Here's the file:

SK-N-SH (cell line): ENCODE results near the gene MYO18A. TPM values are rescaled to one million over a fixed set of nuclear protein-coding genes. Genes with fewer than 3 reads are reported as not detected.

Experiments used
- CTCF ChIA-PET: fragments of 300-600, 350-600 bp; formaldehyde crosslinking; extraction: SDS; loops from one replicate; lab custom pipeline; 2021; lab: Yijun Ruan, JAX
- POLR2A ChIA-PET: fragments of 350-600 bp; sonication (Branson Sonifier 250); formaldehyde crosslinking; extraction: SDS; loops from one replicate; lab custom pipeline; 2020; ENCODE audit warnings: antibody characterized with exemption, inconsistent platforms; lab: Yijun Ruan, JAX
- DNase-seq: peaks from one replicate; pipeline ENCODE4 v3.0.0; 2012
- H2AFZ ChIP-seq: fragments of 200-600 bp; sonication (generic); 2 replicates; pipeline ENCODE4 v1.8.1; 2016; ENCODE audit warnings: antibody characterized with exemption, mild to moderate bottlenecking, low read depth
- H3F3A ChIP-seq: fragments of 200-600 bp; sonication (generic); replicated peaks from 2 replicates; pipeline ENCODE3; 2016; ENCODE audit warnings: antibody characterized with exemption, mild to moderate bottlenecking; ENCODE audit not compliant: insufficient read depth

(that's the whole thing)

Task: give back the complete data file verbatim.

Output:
SK-N-SH (cell line): ENCODE results near the gene MYO18A. TPM values are rescaled to one million over a fixed set of nuclear protein-coding genes. Genes with fewer than 3 reads are reported as not detected.

Experiments used
- CTCF ChIA-PET: fragments of 300-600, 350-600 bp; formaldehyde crosslinking; extraction: SDS; loops from one replicate; lab custom pipeline; 2021; lab: Yijun Ruan, JAX
- POLR2A ChIA-PET: fragments of 350-600 bp; sonication (Branson Sonifier 250); formaldehyde crosslinking; extraction: SDS; loops from one replicate; lab custom pipeline; 2020; ENCODE audit warnings: antibody characterized with exemption, inconsistent platforms; lab: Yijun Ruan, JAX
- DNase-seq: peaks from one replicate; pipeline ENCODE4 v3.0.0; 2012
- H2AFZ ChIP-seq: fragments of 200-600 bp; sonication (generic); 2 replicates; pipeline ENCODE4 v1.8.1; 2016; ENCODE audit warnings: antibody characterized with exemption, mild to moderate bottlenecking, low read depth
- H3F3A ChIP-seq: fragments of 200-600 bp; sonication (generic); replicated peaks from 2 replicates; pipeline ENCODE3; 2016; ENCODE audit warnings: antibody characterized with exemption, mild to moderate bottlenecking; ENCODE audit not compliant: insufficient read depth